Each year in the United States, more than five million people receive a valve disease diagnosis, a condition that occurs when one or more of your heart’s valves doesn’t work correctly. Because a few different problems can affect your heart valves, the right treatment approach requires a proper diagnosis. At CardioHealth in Jacksonville, Florida, board-certified cardiologist Ramon Castello MD, FACC, FASE provides comprehensive care — including surgery — for patients with valve disease. To learn more, call or book an appointment online today.
Your heart contains four valves that manage blood flow within your heart and throughout your body. Besides ensuring that blood continues to flow freely in the correct direction, your valves also work to prevent backward leakage.
When one or more of these valves doesn’t function as it should, it disrupts blood flow and interferes with your circulation, causing a variety of symptoms.
Three main problems cause valve disease:
When valves don’t close completely, they allow blood to leak backward into your heart. Regurgitation is most often caused by valve prolapse or incompetent valve flaps that bulge backward.
When valves become narrow and hard, or stenotic, they may cause reduced blood flow. When stiff valves fuse together, they force blood to back up and pool in adjacent chambers.
This condition occurs when a heart valve doesn’t have an opening for blood to pass through; instead, a sheet of tissue covers the area where the hole should be.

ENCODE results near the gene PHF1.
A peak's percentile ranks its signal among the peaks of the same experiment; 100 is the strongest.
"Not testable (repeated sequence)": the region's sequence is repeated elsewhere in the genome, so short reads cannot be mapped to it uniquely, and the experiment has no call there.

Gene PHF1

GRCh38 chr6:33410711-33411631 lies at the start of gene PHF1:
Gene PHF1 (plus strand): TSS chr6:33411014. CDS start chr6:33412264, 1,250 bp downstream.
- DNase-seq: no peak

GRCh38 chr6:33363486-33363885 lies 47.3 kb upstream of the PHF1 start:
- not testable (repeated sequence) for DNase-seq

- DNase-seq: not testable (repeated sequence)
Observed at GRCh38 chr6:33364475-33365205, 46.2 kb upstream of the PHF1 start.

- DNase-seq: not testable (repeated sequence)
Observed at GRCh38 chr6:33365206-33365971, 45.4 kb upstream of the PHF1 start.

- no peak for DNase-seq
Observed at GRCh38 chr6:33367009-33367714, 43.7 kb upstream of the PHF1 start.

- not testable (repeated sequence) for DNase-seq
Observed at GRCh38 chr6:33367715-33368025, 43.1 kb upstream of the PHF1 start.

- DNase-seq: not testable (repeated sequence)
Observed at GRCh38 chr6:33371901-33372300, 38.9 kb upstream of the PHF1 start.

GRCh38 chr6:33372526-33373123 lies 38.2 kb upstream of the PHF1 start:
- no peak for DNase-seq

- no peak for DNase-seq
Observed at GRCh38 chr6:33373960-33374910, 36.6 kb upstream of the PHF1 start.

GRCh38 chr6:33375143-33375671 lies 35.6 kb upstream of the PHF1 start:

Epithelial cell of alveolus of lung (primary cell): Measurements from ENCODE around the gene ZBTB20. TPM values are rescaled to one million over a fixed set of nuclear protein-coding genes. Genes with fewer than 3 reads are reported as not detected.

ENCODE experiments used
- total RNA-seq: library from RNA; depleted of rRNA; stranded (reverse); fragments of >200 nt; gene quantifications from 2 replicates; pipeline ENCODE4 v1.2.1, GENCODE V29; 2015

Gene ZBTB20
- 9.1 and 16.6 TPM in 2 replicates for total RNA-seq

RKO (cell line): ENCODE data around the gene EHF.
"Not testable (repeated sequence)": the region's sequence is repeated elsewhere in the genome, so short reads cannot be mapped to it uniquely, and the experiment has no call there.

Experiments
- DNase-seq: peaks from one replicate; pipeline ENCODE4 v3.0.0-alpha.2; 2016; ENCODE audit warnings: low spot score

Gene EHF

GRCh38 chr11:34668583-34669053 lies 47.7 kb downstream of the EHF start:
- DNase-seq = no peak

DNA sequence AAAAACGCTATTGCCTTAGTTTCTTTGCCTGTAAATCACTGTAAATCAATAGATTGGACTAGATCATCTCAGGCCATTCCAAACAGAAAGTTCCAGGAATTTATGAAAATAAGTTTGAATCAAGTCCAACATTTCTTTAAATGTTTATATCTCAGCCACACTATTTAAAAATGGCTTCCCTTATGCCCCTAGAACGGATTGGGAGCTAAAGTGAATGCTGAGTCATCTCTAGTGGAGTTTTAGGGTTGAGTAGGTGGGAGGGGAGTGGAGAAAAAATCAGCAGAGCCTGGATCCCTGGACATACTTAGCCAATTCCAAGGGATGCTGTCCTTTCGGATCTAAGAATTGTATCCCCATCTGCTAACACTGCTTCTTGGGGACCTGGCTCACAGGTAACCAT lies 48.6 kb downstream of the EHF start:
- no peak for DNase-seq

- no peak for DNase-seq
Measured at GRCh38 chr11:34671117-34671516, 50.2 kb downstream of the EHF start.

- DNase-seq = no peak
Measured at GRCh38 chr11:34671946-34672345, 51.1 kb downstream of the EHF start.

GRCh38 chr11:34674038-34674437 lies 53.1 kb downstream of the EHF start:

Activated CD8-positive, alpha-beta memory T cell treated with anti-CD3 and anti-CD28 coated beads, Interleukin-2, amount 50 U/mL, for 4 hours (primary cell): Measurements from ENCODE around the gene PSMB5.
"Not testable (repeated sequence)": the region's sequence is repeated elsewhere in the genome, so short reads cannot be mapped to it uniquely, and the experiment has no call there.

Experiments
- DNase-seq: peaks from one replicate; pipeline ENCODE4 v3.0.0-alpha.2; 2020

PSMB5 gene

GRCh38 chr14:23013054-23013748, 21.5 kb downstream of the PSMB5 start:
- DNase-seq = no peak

It’s possible to have valve disease for years without experiencing any noticeable symptoms. For many people, being diagnosed with a heart murmur during a routine physical is one of the first signs that they have a valve problem.
As valve disease progresses, it often causes symptoms that are similar to those caused by heart failure, such as:
Left untreated, valve disease increases your chances of developing blood clots and heart rhythm abnormalities. Ultimately, it can lead to heart failure, stroke, and death.
If you have valve disease, your treatment plan depends on the underlying cause of the problem, the severity of your condition, and how quickly the disease seems to be progressing.
Besides refraining from smoking and maintaining a heart-healthy lifestyle, you may also require medication to control high blood pressure, reduce high cholesterol, or prevent arrhythmias.
To learn more about valve disease, call or book an appointment online today.